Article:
We were at a backyard party. Daddy was playing in the band. The host had roasted a pig. It was the highlight of my five year-old summer. Maybe I was six. I don’t know exactly. But I do know what color mom’s shorts were. I remember her face as she began to cry in front of the whole company of party-goers. I remember her awkwardly sitting in a chair outside as she sobbed asking no one in particular, “Why is this happening again?” I remember the ladies gathering ’round to comfort her and taking her inside. I remember not being allowed to follow.
I was playing outside with my brother when Daddy told us he had to take Mommy to the hospital. No one told us why. Maybe it was the bits of conversation we overheard. Maybe it was the cloud of disappointment in the air. Those were the louder things one hears even when no one is talking. Somehow we just knew.
This was not Mommy’s first miscarriage. It was her third. The first two happened before I was born, and, even though it was never openly discussed, I still heard of them.
My mother had five pregnancies and only two children to show. Like a darkness hanging over my womb, I always wondered if I would experience the same. From the moment I became pregnant the very first time until the baby arrived I worried and wondered if I, too, would lose my baby before I saw her.
God did something else, though. God gave me a beautiful, healthy baby with no complications. And then another. And another. And another. Four beautiful, healthy babies. The thoughts and angst associated with mom’s history was almost nonexistent in my mind. Nary a worry of what could go wrong or the chance that it would ever even crossed my mind until I saw my first sonogram with baby number five.
The doctor asked how far along I was and with shape to prove it I proudly replied, “Eleven weeks.” Thirty seconds later an eleven week baby did not pop up on the monitor like the previous four times I had done this, though. He told me he did not see a baby at all. He called out the door in decibels that, at that moment, sounded louder than the voice of God to cancel my blood work. He explained the probability that I had miscarried and sent me for another ultrasound.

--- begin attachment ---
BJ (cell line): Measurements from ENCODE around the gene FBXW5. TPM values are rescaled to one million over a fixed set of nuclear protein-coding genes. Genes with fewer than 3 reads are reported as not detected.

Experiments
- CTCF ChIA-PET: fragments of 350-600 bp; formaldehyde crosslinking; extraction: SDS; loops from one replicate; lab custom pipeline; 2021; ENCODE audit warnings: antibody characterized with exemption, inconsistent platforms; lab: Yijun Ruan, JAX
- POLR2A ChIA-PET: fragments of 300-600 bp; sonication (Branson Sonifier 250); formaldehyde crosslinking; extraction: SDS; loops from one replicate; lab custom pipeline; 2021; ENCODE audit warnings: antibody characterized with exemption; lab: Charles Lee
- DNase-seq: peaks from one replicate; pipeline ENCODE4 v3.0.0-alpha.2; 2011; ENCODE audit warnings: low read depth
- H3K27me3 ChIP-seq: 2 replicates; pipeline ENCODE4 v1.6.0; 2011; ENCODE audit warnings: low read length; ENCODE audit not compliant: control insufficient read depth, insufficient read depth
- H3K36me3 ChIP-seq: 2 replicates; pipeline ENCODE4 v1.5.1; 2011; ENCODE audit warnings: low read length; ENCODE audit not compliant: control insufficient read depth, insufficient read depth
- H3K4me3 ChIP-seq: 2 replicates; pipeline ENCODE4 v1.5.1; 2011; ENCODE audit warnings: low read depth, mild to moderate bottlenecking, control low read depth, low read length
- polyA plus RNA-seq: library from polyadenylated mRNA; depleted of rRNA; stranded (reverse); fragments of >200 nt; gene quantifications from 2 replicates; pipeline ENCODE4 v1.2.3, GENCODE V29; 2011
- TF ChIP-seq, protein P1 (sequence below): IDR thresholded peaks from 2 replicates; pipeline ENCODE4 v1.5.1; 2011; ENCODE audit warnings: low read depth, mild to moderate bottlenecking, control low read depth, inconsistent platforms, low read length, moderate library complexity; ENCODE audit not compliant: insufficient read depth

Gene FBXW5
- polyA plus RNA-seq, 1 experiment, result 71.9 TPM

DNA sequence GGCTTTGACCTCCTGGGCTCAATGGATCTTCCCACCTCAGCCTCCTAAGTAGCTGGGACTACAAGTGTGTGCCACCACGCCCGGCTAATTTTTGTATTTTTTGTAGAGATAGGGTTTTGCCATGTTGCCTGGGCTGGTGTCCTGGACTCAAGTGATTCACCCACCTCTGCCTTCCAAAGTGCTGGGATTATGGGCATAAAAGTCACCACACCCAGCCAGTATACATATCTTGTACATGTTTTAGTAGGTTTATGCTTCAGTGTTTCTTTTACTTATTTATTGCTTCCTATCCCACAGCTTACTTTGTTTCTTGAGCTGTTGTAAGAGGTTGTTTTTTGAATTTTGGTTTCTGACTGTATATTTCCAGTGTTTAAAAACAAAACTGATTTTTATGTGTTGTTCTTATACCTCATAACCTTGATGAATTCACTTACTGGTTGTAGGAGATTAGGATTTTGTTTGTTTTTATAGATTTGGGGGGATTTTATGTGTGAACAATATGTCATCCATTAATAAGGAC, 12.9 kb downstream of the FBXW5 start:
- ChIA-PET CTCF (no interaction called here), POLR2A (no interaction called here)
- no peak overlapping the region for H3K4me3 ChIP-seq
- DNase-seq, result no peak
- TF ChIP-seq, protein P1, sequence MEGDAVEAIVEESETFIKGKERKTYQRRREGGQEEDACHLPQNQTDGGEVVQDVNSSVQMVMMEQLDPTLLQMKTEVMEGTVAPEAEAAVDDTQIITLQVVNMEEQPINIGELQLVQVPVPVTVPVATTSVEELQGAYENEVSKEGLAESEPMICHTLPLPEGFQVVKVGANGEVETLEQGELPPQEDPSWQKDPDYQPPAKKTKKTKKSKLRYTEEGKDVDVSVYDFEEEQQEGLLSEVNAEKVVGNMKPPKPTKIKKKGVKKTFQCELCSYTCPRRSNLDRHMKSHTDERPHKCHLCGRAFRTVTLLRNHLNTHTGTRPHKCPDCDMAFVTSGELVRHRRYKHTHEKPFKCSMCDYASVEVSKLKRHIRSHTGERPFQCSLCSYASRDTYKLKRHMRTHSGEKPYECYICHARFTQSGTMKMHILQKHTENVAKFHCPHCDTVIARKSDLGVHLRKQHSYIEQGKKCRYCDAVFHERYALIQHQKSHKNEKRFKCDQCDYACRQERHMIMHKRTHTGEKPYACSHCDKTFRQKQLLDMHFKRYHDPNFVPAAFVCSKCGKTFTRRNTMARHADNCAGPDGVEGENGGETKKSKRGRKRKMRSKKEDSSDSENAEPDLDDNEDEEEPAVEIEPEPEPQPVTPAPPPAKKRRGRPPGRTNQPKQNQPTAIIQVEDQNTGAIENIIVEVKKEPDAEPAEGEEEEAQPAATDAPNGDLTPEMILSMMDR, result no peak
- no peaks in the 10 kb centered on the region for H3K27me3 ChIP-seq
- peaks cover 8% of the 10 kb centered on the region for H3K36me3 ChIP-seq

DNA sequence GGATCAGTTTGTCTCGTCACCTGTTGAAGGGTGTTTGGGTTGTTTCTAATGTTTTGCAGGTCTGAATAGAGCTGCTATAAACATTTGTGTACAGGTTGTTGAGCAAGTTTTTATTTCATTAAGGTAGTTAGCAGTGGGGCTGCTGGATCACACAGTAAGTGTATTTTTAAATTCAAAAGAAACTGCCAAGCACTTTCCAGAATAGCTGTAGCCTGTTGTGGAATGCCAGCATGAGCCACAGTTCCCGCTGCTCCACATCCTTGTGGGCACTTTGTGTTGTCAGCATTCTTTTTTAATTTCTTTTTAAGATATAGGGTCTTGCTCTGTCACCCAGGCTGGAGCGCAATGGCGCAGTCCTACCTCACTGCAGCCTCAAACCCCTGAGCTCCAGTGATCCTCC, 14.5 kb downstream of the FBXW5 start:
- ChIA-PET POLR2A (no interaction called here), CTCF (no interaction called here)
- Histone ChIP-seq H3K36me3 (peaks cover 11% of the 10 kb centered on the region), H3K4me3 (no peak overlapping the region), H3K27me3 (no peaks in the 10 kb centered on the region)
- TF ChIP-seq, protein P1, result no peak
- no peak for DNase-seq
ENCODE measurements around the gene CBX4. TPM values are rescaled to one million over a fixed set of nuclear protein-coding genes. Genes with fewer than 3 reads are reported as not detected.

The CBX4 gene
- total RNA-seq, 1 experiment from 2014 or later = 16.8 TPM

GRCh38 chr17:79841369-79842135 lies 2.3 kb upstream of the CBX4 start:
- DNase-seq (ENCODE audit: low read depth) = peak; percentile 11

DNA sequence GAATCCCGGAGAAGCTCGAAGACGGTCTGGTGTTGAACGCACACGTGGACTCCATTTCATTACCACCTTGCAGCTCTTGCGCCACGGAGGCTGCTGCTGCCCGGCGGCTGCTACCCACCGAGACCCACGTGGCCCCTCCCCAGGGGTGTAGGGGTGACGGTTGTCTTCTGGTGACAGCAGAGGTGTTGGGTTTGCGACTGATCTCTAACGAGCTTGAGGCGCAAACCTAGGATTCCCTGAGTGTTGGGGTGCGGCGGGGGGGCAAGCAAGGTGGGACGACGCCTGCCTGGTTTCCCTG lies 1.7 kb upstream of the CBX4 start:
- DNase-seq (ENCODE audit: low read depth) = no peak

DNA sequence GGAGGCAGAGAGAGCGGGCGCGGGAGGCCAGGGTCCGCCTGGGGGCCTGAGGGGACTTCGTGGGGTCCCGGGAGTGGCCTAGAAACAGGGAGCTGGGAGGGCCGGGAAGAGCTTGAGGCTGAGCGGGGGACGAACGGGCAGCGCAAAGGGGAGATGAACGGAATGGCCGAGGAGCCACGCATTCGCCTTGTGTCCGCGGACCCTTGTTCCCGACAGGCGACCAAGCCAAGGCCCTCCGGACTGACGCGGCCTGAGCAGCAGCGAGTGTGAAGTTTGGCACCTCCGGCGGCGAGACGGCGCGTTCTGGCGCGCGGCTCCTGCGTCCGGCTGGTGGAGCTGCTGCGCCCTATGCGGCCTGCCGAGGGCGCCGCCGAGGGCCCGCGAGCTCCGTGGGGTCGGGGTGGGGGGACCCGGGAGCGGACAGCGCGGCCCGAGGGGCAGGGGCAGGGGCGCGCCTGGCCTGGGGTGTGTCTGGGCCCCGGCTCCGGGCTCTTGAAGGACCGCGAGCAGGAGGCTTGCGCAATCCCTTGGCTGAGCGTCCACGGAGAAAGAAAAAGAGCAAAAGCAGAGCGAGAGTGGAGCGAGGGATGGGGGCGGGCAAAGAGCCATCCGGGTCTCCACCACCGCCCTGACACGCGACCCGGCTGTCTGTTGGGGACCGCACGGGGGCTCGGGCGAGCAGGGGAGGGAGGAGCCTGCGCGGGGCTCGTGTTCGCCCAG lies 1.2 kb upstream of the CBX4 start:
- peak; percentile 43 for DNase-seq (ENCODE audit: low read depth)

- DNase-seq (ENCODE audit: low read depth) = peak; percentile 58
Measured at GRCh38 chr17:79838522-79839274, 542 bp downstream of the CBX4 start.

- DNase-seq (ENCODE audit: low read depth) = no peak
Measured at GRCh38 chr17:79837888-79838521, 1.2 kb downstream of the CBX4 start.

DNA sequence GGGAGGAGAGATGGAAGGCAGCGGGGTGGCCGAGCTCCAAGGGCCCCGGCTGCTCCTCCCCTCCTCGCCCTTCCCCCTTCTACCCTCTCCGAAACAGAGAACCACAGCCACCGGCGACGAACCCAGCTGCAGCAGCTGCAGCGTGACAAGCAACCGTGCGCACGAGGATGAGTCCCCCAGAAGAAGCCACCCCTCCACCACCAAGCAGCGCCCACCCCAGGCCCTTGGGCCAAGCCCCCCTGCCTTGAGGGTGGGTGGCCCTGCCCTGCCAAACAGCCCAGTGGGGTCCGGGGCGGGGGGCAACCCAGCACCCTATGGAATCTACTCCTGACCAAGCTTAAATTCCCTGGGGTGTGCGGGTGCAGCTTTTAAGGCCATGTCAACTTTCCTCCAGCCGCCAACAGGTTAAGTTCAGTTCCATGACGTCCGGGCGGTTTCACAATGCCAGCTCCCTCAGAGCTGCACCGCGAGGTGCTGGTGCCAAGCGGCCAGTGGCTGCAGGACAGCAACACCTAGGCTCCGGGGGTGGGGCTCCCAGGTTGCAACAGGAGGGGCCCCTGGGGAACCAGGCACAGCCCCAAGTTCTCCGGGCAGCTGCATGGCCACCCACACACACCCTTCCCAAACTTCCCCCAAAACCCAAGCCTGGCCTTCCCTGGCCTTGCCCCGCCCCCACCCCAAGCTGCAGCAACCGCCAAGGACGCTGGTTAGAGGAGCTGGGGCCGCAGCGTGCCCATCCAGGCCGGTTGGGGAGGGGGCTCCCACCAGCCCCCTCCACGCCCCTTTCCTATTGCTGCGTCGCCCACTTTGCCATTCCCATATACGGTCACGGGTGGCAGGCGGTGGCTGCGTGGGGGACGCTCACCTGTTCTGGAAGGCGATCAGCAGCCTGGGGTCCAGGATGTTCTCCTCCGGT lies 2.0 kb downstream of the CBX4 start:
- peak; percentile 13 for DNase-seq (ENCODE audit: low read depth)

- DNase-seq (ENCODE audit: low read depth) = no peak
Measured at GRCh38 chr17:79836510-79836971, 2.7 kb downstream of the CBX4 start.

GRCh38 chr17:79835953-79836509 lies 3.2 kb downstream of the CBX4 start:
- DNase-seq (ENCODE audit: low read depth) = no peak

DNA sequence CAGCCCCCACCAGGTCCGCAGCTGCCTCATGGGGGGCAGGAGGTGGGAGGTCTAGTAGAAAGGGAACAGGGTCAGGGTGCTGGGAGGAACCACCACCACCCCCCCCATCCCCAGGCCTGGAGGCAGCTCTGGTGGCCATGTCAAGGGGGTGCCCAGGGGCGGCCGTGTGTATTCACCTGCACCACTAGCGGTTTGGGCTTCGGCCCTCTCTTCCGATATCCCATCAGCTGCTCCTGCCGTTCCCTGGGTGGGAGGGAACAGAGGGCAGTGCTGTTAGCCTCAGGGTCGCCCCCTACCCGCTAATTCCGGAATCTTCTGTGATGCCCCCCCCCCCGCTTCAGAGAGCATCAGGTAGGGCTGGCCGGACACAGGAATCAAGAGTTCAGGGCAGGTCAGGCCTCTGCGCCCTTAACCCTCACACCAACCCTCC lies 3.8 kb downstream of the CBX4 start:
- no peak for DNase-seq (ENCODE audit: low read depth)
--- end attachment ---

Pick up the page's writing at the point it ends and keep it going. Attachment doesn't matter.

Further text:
I filled the next two hours with busyness. When I saw my womb on screen for the second time that day, a very positive, childless technician assured me that everything was indeed present, that it all looked fine, and suggested that I had probably just miscalculated my dates. She said I had a normal six week old fetus.
As much as I struggled to believe her and somehow rearrange what I knew to be the truth, I knew. I knew six weeks was not reasonably possible. I knew she was wrong. I knew something was wrong and I knew it was not my dates. Still, reasoning that God can make the dead alive, I prayed that he would do just that. I prayed and was prayed for over the week I waited for the next ultrasound.
I arrived expecting the worst and hoping for a miracle. I watched each measurement with acute intensity. “Is that the baby?” asked my husband. I knew it was. But, silence. No reply at all from the technician. I knew it was the baby, I knew there was no heartbeat, and I knew she was neither permitted nor comfortable saying it definitively without consulting the doctor. But I knew. She knew. We all knew. The silence told the tale without a word.
People tell you a lot of things when they want to help. Their words are kind and encouraging, generally, but there are other things heard that speak much louder.
The doctor’s voice cancelling my preliminary blood work was louder. The failure of my husband to continue announcing my obvious pregnancy to people we saw in public was louder. The cessation of conversations about baby names and future family scenarios was louder. The silence of the second technician was louder. The spontaneous dialogue about what will happen if we lose the baby spurred by the passing of a large hospital was louder. The voice of my gleeful seven year-old skipping down the fishing pier the day after I miscarried saying, “Look! It’s just the five of us!” because she did not know and was counting the baby was louder. The confusion of my nine year-old as she picked up the brand new addition to our window cling stick figure family that I bought the week before and never placed was louder. The feeling that I shouldn’t leave the beach and go back home because I left my youngest baby there alone was louder.
The louder things lie waiting, revealing the truth. They are the sounds that one hears somewhere between grief and grey matter; between fall out and faith; between denial and acceptance.
Maybe that’s why most who miscarry do not speak much about it. Maybe they don’t have to. The louder things speak for themselves.
He said, “While the child was still alive, I fasted and wept, for I said, ‘Who knows whether the Lord will be gracious to me, that the child may live?’ 23 But now he is dead. Why should I fast? Can I bring him back again? I shall go to him, but he will not return to me.” ~2 Samuel 12:22-23